Sustainability is the buzzword of the moment, with everyone – from politicians to business owners to celebrities – sharing big statements and pragmatic best practices. But, asks FIDI Secretary General Jesse van Sas, how do we apply it in our own daily professional lives?
You will have heard that FIDI, along with ﬁve other associations in the global mobility world (IAM, WERC, CHPA, EuRA and CERC), have joined forces to structure our efforts in the complex world of sustainability in our industry. There is a clear need for an industry roadmap and strategic direction; every company is frantically looking for deﬁned next steps to respond to growing pressure from legislators, the public, customers and staff to take meaningful action in this area.
This really is a great initiative, particularly for the movers in the industry. They, after all, are the ﬁrst to be singled out when carbon emissions are tallied up.
We operate trucks and vans, order air and ocean freight, and use other transport means. These are all polluting activities – and, as a result, ﬁngers will be pointed at us. However, a move only takes place because a customer orders it, and that indicates a shared responsibility between customers and movers.
The customer is indirectly responsible for the carbon emissions caused by the relocation supply chain, which are identiﬁed nowadays as ‘Scope 3 emissions’. This makes the whole environmental sustainability matter highly complex and interconnected. Therefore, cooperation between all stakeholders in global mobility is not only a must – it is a simple and unavoidable fact.
FIDI has a clear intent to make this a focal point in its strategic development for the coming years.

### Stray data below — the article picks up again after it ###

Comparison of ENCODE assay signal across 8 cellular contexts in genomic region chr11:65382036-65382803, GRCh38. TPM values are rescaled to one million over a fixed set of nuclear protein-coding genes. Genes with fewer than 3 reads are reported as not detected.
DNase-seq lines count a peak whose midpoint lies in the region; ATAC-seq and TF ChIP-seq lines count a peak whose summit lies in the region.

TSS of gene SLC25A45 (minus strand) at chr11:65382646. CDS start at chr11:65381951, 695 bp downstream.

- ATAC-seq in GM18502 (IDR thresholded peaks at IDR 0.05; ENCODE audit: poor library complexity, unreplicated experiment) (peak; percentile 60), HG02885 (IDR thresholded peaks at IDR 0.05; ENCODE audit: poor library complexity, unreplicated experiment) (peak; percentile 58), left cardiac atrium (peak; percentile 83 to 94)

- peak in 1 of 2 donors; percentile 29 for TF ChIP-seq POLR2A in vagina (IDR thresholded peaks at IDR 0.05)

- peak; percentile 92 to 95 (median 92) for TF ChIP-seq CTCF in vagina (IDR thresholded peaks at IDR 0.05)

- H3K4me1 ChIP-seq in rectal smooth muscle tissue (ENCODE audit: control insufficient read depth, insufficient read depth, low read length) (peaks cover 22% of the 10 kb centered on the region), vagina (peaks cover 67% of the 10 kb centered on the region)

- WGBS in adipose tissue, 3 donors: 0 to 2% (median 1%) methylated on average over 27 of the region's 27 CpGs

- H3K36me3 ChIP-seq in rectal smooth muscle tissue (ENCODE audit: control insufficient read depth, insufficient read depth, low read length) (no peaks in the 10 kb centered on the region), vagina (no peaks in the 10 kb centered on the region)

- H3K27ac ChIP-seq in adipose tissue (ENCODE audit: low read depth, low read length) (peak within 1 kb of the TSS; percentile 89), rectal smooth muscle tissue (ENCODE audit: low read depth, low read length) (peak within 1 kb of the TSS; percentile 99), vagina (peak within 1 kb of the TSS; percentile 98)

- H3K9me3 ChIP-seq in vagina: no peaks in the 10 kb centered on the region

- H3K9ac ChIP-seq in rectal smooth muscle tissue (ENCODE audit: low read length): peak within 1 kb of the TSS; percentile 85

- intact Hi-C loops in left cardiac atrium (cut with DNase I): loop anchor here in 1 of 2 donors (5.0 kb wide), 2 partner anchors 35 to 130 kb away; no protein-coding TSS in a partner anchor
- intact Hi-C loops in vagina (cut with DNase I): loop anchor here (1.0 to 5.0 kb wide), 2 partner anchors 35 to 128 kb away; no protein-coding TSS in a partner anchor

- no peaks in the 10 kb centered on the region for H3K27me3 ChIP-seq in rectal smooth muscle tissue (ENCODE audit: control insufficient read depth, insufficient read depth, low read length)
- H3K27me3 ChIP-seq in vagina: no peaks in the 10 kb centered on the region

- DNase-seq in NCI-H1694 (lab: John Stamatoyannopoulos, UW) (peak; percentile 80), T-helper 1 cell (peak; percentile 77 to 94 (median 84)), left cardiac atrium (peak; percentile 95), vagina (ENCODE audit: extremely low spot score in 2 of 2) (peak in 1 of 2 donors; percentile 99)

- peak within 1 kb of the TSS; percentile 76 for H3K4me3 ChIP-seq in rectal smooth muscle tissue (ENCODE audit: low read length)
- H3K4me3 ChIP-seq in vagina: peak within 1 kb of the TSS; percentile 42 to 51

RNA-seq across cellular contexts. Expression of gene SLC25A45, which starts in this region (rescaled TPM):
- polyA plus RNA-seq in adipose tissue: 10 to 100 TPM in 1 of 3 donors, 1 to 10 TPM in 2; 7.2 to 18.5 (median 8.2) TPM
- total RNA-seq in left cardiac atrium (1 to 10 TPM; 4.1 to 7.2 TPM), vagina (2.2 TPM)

The pressure is not going to go away; rather, it is going to increase as the impact of unchecked economic growth continues to take its toll on the world. We do this not just because of the push from all angles, but because we all feel this is the right way forward.
While legislators and global organisations are working top-down on this matter, what can we do, as businesses, to play our part in protecting our environment? How do we ‘practise sustainability’, and put our money where our mouth is?
Allow me to kick at an open door. In October and November this year, many of us went on a two-, three- or even a four-week business trip to North America, lining up multiple conferences and RMC meetings. All badly needed gatherings, after almost three years of COVID-induced virtual meetings. We are all human beings after all, and we need the social contact to forge true and long- lasting business relationships. But four weeks of rather uncoordinated travelling, with little or no respect for the time commitment and the environmental impact?
Deep down, we all know that this is very hard to justify, and that we can – and should – do better. Yes, the pressure post-COVID to increase our business performance is high. There is much to do to recover ﬁnancially from what has been, and still is, a very challenging time.
But can we at least try to be more efﬁcient about this? Can the organisers – and this includes our own association – ﬁnd ways to combine events and meetings, and thus reduce the need for so much travelling?
If we are serious about environmental sustainability, we need to start with ourselves and get clever about how we do business.
Do share your views; we are listening.
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